http://www.hawaii.edu/powerkills/NOTE1.HTM

    As noted historian Aleksander Solzhenitsyn stated, “if I were asked today to formulate as concisely as possible the main cause of the ruinous Revolution that swallowed up some sixty million of our people, I could not put it more accurately than to repeat: Men have forgotten God; that’s why all this has happened”

    “More than half a century ago, while I was still a child, I recall hearing a number of older people offer the following explanation for the great disasters that had befallen Russia: Men have forgotten God; that’s why all this has happened.
    Since then I have spent well-nigh fifty years working on the history of our Revolution; in the process I have read hundreds of books, collected hundreds of personal testimonies, and have already contributed eight volumes of my own toward the effort of clearing away the rubble left by that upheaval. But if I were asked today to formulate as concisely as possible the main cause of the ruinous Revolution that swallowed up some sixty million of our people, I could not put it more accurately than to repeat: Men have forgotten God; that’s why all this has happened.
    What is more, the events of the Russian Revolution can only be understood now, at the end of the century, against the background of what has since occurred in the rest of the world. What emerges here is a process of universal significance. And if I were called upon to identify briefly the principal trait of the entire twentieth century, here too, I would be unable to find anything more precise and pithy than to repeat once again: Men have forgotten God.
    The failings of human consciousness, deprived of its divine dimension, have been a determining factor in all the major crimes of this century.”,,,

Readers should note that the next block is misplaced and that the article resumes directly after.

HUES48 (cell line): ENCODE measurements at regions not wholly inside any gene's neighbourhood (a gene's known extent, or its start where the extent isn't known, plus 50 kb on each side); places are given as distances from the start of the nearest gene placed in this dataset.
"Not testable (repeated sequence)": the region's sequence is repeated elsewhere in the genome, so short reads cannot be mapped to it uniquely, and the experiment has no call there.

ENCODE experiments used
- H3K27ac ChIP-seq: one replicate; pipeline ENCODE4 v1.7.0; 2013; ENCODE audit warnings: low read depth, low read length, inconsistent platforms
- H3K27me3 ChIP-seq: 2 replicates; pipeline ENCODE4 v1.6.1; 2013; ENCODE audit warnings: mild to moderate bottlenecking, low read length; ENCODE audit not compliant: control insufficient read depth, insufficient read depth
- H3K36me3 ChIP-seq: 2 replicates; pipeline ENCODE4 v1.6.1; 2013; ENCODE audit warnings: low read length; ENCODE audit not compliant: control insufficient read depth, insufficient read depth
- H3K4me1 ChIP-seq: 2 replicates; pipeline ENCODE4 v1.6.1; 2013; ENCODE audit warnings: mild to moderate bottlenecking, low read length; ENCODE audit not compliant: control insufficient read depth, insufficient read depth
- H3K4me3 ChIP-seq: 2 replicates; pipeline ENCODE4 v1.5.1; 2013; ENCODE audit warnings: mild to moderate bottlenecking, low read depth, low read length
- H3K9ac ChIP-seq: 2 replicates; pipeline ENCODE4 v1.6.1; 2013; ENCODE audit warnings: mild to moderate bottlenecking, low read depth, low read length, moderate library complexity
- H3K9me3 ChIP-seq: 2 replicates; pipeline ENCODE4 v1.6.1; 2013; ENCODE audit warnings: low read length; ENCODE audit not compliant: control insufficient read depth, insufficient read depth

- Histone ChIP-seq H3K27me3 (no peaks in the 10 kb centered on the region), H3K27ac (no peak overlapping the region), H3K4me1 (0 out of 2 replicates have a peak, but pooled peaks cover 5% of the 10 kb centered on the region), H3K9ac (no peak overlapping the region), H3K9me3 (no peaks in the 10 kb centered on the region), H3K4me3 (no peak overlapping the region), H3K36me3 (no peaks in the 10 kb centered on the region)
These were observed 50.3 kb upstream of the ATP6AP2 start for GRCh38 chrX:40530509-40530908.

Aleksander Solzhenitsyn – “Men Have Forgotten God” – The Templeon Address – 1983
    http://www.roca.org/OA/36/36h.htm

    And indeed Darwin himself was warned, by Sedgwick, about the disastrous moral implications on man implicit in his theory,,, “humanity in my mind, would suffer a damage that might brutalize it—& sink the human race into a lower grade of degradation than any into which it has fallen since its written records tell us of its history.,,,”

    From Adam Sedgwick – 24 November 1859
    Cambridge
    My dear Darwin,
    Excerpt: I have read your book with more pain than pleasure. Parts of it I admired greatly; parts I laughed at till my sides were almost sore; other parts I read with absolute sorrow; because I think them utterly false & grievously mischievous.,,,
    There is a moral or metaphysical part of nature as well as a physical. A man who denies this is deep in the mire of folly. Tis the crown & glory of organic science that it does thro’ final cause , link material to moral; & yet does not allow us to mingle them in our first conception of laws, & our classification of such laws whether we consider one side of nature or the other— You have ignored this link; &, if I do not mistake your meaning, you have done your best in one or two pregnant cases to break it. Were it possible (which thank God it is not) to break it, humanity in my mind, would suffer a damage that might brutalize it—& sink the human race into a lower grade of degradation than any into which it has fallen since its written records tell us of its history.,,,
    https://www.darwinproject.ac.uk/letter/DCP-LETT-2548.xml

    The 1831 ‘prophecy’ of Heinrich Heine is also chilling: “Thought precedes action as lightning precedes thunder. German thunder … comes rolling somewhat slowly, but … its crash … will be unlike anything before in the history of the world. …
    At that uproar the eagles of the air will drop dead, and lions in farthest Africa will draw in their tails and slink away. … A play will be performed in Germany which will make the French Revolution look like an innocent idyll.”

    “Christianity — and that is its greatest merit — has somewhat mitigated that brutal German love of war, but it could not destroy it. Should that subduing talisman, the cross, be shattered the frenzied madness of the ancient warriors, that insane Berserk rage of which Nordic bards have spoken and sung so often, will once more burst into flame. …